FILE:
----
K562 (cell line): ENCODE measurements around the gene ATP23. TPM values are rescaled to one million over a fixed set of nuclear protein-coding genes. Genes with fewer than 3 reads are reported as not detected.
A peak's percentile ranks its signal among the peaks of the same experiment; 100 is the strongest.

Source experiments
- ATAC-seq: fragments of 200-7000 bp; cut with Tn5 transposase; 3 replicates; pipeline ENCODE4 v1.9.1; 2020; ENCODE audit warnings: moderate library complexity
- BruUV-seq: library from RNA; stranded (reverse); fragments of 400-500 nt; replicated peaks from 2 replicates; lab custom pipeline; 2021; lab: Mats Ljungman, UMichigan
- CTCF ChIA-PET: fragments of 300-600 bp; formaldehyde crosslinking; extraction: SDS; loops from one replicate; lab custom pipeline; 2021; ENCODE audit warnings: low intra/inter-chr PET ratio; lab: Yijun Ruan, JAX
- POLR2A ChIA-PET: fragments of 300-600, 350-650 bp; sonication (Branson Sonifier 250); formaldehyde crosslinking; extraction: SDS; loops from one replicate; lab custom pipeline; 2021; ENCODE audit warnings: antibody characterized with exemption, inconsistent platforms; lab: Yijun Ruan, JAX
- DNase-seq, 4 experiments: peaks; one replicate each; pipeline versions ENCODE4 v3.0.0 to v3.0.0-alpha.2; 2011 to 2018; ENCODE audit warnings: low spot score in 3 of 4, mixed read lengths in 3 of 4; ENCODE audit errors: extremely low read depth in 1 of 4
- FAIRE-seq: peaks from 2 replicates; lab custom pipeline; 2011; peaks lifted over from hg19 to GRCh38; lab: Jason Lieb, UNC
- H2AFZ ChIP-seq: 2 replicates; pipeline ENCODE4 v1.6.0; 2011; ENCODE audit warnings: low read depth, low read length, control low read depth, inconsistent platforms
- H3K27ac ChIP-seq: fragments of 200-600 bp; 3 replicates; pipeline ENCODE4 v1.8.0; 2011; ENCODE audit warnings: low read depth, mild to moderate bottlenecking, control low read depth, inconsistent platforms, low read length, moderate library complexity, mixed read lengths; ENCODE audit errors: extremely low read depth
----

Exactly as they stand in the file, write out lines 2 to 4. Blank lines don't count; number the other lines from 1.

A peak's percentile ranks its signal among the peaks of the same experiment; 100 is the strongest.

Source experiments
- ATAC-seq: fragments of 200-7000 bp; cut with Tn5 transposase; 3 replicates; pipeline ENCODE4 v1.9.1; 2020; ENCODE audit warnings: moderate library complexity